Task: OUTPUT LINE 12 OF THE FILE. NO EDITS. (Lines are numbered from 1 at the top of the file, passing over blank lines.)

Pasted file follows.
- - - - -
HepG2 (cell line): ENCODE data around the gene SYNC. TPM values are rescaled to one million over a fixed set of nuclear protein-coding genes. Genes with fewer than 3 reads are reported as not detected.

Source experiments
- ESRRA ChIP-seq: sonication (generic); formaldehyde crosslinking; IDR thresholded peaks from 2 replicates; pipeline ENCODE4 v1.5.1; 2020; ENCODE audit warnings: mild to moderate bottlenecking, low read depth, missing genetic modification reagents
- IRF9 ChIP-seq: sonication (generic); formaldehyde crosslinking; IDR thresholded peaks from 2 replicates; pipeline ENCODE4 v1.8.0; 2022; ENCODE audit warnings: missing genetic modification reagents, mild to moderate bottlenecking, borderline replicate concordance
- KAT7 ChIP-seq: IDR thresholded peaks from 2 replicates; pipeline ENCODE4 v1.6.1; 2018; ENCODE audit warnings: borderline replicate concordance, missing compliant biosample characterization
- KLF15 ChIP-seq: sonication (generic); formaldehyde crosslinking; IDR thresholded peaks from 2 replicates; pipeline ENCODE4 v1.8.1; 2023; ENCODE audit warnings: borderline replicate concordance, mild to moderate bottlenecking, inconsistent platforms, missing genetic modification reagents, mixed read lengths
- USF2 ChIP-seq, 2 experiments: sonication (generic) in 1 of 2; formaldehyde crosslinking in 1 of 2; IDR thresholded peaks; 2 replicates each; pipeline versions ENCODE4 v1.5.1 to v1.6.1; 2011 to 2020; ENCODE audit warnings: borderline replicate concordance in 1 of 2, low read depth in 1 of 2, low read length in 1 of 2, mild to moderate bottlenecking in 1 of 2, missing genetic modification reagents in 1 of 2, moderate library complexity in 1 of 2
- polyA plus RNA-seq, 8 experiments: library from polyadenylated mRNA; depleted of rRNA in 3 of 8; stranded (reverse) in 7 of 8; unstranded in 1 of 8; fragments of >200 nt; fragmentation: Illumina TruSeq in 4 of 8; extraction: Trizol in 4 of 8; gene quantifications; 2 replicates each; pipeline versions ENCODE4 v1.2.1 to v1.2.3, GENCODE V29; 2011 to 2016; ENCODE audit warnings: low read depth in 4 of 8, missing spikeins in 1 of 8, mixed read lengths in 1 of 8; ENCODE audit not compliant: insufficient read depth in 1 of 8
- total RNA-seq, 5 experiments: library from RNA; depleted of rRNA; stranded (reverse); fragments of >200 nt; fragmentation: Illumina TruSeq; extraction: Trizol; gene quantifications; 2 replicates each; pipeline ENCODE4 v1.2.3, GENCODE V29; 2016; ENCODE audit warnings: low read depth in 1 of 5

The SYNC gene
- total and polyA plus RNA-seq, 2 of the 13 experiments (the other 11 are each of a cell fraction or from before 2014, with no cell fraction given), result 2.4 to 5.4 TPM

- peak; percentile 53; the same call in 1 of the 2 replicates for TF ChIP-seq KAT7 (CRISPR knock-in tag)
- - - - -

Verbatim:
- peak; percentile 53; the same call in 1 of the 2 replicates for TF ChIP-seq KAT7 (CRISPR knock-in tag)